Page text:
The 2012 second quarter included total charges of $25 million (9 cents per share) due to rationalizations, asset write-offs and accelerated depreciation, debt financing fees of $24 million (9 cents per share) related to the refinancing of $3.2 billion in credit facilities, $20 million (7 cents per share) due to charges relating to labor claims with respect to a previously closed facility in Europe, $2 million (1 cent per share) due to discrete tax charges, and $2 million (1 cent per share) in costs related to tornado damage in 2011 at a manufacturing facility; and a gain of $10 million (3 cents per share) on asset sales. All amounts are after taxes and minority interest.
See the table at the end of this release for a list of significant items impacting the 2012 and 2011 quarters.
Business Segment Results
See the note at the end of this release for further explanation and a segment operating income reconciliation table.
|North American Tire||Second Quarter||Six Months|
|Segment Operating Income||188||137||268||177|
|Segment Operating Margin||7.7%||5.7%||5.4%||3.8%
North American Tire's second quarter 2012 sales increased 2 percent from last year to $2.5 billion, a second quarter record. Sales reflect improved price/mix, which drove a 10 percent increase in revenue per tire, excluding the impact of foreign currency translation, compared to 2011's second quarter. Replacement tire shipments were down 10 percent. Original equipment unit volume increased 24 percent.
Second quarter 2012 segment operating income of $188 million was up 37 percent from the prior year and a record for any quarter. Improved price/mix of $176 million more than offset $114 million of higher raw material costs. Segment operating income also benefited from approximately $20 million in savings related to the closure of a tire plant in Tennessee, while lower other tire related income and higher pension expense were offsets.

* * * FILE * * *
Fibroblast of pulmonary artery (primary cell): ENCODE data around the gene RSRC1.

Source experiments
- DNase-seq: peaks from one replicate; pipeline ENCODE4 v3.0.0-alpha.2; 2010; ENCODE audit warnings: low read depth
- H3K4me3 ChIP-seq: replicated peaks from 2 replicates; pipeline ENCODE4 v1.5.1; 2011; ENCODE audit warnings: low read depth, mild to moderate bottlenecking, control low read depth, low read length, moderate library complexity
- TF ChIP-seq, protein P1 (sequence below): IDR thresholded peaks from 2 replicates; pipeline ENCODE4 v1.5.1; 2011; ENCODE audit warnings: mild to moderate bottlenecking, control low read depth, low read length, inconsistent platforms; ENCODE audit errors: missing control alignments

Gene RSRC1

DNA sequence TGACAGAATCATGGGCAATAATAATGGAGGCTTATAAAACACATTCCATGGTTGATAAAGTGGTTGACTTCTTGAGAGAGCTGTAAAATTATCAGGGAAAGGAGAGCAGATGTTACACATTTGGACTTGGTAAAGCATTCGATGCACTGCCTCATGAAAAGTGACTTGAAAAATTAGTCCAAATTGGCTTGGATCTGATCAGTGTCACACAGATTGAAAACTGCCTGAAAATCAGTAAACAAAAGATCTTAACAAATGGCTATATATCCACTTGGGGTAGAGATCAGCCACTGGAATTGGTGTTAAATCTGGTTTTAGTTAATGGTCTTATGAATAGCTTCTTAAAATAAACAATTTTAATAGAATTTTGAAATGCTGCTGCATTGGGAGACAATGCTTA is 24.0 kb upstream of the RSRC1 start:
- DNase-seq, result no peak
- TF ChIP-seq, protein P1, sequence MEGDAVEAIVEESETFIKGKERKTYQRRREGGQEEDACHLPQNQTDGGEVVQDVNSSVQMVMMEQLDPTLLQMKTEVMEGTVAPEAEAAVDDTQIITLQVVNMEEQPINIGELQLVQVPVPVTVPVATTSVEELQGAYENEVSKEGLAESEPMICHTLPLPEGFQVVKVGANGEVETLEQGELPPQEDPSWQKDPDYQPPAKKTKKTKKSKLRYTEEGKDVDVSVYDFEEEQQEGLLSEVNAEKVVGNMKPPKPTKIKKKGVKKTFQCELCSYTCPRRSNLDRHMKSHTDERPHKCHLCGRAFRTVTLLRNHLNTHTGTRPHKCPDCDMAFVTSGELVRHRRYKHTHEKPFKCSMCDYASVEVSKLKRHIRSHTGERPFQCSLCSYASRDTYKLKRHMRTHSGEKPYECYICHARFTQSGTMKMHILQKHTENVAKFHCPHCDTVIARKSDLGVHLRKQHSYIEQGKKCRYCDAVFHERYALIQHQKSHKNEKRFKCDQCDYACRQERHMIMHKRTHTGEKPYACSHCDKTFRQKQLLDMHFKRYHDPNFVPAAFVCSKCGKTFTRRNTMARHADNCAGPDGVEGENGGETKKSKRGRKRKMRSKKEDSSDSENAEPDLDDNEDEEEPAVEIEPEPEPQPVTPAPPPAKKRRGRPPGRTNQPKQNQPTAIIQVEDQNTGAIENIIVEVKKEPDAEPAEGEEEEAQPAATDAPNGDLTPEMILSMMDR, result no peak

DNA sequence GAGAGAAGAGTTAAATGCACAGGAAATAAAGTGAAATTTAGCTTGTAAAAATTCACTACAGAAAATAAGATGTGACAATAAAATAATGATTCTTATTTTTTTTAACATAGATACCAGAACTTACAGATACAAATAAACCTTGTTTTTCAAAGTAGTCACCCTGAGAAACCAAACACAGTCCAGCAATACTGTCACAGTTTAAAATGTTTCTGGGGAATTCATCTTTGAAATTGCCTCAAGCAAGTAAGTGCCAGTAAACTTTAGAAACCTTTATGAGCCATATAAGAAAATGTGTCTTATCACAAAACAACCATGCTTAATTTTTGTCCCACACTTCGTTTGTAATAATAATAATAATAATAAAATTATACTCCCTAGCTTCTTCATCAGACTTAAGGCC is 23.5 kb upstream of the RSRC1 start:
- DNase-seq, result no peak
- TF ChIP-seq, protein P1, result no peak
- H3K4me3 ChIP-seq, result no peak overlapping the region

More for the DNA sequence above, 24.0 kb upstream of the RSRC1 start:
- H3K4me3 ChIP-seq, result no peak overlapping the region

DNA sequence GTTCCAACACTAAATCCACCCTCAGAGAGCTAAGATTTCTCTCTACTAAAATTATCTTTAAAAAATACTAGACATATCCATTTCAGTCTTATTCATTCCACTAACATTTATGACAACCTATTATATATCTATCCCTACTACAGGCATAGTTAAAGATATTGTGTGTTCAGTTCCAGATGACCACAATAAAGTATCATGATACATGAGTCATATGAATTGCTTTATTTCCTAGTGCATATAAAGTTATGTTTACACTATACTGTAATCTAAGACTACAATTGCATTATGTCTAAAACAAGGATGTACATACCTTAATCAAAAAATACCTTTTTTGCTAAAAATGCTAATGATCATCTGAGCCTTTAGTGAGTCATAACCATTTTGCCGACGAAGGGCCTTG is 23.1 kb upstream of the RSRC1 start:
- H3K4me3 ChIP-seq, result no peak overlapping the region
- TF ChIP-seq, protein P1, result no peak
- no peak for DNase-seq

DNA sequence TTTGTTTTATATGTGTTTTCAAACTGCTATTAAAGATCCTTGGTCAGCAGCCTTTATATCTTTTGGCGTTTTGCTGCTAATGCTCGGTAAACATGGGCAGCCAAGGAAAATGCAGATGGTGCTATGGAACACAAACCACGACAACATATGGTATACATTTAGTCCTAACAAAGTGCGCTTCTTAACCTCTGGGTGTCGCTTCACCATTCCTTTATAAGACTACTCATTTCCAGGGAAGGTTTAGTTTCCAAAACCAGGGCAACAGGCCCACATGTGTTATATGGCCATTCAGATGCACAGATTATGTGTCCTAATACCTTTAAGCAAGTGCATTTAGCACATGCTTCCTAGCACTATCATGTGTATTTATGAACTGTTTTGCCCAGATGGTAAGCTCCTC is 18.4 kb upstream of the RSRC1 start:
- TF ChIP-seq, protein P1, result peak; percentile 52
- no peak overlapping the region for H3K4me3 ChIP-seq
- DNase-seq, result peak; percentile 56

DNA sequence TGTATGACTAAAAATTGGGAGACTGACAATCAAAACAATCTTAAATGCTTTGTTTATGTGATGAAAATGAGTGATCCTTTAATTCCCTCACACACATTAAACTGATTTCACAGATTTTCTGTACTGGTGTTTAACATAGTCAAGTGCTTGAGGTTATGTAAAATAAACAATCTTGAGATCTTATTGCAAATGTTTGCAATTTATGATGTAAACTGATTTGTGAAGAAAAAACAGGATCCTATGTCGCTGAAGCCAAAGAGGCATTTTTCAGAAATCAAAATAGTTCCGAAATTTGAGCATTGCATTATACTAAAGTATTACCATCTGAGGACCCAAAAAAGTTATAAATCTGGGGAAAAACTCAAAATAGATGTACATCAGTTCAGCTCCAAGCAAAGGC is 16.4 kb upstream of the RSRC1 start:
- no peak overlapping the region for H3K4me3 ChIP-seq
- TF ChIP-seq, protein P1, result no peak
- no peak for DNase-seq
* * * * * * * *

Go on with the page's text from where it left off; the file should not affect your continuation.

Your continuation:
|Europe, Middle East & Africa Tire||Second Quarter||Six Months|
|Segment Operating Income||19||126||109||279|
|Segment Operating Margin||1.2%||6.5%||3.1%||7.2%
Europe, Middle East and Africa Tire's second quarter sales decreased 18 percent from last year to $1.6 billion. Sales reflect a 17 percent decrease in tire unit volume and unfavorable foreign currency translation of $194 million. Price/mix performance was a partial offset. Replacement tire shipments were down 20 percent. Original equipment unit volume was down 7 percent. Second quarter revenue per tire increased 10 percent in 2012 compared to 2011, excluding the impact of foreign currency translation.
Second quarter 2012 segment operating income of $19 million was $107 million below the prior year. Unfavorable unit volume reduced segment operating income by $56 million. Improved price/mix of $60 million more than offset $48 million of higher raw material costs. Manufacturing costs increased by $54 million due primarily to the impact of production cuts.
|Latin America Tire||Second Quarter||Six Months|
|Segment Operating Income||58||54||113||121|
|Segment Operating Margin||11.5%||8.4%||11.0%||9.9%
Latin American Tire's second quarter sales decreased 21 percent from last year to $503 million. Sales reflect a 14 percent decrease in tire unit volume and unfavorable foreign currency translation of $77 million. Improved price/mix was a partial offset. Both replacement and original equipment tire shipments were down 14 percent. Second quarter revenue per tire increased 11 percent in 2012 compared to 2011, excluding the impact of foreign currency translation.